Seared scotch fillet with mozzarella, pea and tomato salad

Seared scotch fillet with mozzarella, peas and cherry tomatoes.
Seared scotch fillet with mozzarella, peas and cherry tomatoes. Photo: William Meppem

This is ideal for summer dining, with plenty of freshness, flavour and satisfaction, and all for minimal effort. The charred beef against milky fresh mozzarella, young raw peas, sweet tomatoes and fresh herbs is a winning combination. With the shopping done, you can make the salad in the time it takes to cook the steaks. You can plate up the salad individually, too, with the steaks whole or sliced.


4 x 250g scotch fillet steaks, at room temperature*

sea salt and freshly ground black pepper

2 tsp extra virgin olive oil

4 lemon cheeks, to serve

Dijon mustard, to serve

For the salad

½ white onion, finely sliced in half-moons

salt flakes and freshly ground black pepper

pinch of sugar

3 tbsp flavourful, quality extra virgin olive oil

2 tbsp natural yoghurt

3 large fior di latte (or buffalo mozzarella balls), torn roughly

1½ cups fresh baby peas (or frozen peas blanched for 1 minute, then drained)

1 punnet vine-ripened cherry tomatoes, larger ones halved

20 basil leaves, torn

2 sprigs fresh tarragon, leaves only

¼ bunch chives, chopped

1 tbsp white wine vinegar


1. Preheat a barbecue on high or a griddle pan for 5 minutes over high heat until very hot.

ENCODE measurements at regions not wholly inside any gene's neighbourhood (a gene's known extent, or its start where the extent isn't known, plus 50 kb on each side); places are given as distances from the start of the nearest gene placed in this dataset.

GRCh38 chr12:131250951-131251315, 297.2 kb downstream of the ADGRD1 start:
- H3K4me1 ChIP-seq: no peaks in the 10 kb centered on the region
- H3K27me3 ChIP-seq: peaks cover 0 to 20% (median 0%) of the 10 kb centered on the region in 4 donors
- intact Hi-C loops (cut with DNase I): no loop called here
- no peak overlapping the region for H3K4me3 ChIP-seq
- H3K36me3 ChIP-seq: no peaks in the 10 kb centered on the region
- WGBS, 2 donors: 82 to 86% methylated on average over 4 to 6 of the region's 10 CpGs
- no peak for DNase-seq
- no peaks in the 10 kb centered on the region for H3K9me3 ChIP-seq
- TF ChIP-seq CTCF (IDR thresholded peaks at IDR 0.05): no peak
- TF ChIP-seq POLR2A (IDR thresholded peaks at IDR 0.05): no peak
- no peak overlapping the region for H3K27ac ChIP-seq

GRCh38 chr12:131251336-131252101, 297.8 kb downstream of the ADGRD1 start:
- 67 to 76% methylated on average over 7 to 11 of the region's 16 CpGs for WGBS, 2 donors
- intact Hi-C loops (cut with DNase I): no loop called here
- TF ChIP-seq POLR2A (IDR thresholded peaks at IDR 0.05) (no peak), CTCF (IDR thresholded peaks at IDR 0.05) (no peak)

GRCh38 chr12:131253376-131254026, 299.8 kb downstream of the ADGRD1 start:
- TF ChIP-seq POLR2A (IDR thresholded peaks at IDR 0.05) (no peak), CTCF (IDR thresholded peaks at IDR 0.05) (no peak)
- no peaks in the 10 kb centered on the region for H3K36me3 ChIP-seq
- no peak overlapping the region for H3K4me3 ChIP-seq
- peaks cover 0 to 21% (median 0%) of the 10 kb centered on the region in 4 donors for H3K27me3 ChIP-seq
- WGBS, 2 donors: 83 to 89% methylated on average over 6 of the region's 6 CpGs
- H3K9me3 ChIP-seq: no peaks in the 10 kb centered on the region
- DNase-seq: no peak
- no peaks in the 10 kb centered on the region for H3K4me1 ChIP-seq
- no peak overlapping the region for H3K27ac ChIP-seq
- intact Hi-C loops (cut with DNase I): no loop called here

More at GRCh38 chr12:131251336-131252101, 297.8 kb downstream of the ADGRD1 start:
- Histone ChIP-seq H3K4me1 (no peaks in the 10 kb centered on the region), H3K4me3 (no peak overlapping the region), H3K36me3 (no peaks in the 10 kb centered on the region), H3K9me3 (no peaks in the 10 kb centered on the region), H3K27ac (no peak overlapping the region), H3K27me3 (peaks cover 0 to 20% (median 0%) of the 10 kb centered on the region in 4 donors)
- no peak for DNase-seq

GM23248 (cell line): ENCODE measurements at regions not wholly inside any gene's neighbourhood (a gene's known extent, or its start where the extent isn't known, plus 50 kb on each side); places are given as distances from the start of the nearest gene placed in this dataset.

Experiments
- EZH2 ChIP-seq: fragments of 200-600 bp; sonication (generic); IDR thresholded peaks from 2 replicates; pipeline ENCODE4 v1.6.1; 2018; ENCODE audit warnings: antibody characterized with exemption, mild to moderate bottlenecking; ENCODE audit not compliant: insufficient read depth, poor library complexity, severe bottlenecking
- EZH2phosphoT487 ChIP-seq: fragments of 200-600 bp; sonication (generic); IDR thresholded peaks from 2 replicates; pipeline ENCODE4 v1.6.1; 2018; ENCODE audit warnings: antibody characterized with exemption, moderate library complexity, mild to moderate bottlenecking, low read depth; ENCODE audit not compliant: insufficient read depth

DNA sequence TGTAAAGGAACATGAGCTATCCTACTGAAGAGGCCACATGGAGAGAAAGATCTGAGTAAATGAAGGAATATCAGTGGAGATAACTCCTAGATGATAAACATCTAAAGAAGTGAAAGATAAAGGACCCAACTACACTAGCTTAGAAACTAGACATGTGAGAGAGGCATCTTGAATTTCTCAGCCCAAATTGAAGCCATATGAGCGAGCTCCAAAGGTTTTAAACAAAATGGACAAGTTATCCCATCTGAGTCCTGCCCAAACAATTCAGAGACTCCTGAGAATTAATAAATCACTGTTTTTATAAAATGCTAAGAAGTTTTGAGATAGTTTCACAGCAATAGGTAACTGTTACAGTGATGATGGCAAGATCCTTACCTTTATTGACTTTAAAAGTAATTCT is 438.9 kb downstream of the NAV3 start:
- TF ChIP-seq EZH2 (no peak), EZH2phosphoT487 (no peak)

2. For the salad, season the onion with salt, pepper and sugar and set aside to soften.

3. Season the steaks well and coat with the oil. Cook for 2½ minutes on both sides for medium rare. Remove from heat and rest.

4. Combine 2 tbsp oil with the yoghurt in a bowl, season. Mix through the mozzarella and tip onto a flat serving bowl.

5. Toss the peas, tomatoes, herbs and softened onion with the vinegar and remaining 1 tbsp oil. Season to taste, then tip over the mozzarella.

6. Serve with the steaks – either whole or cut into slices – with the lemon and mustard on the side.

*Tip: The key here is to make sure the meat has come up to room temperature and your barbecue or griddle pan is super-hot. If the steaks are fridge-cold, your grill won't have enough time to properly seal and caramelise the meat. Additionally, if you crowd the cooking surface, the heat will drop, and you'll stew rather than char.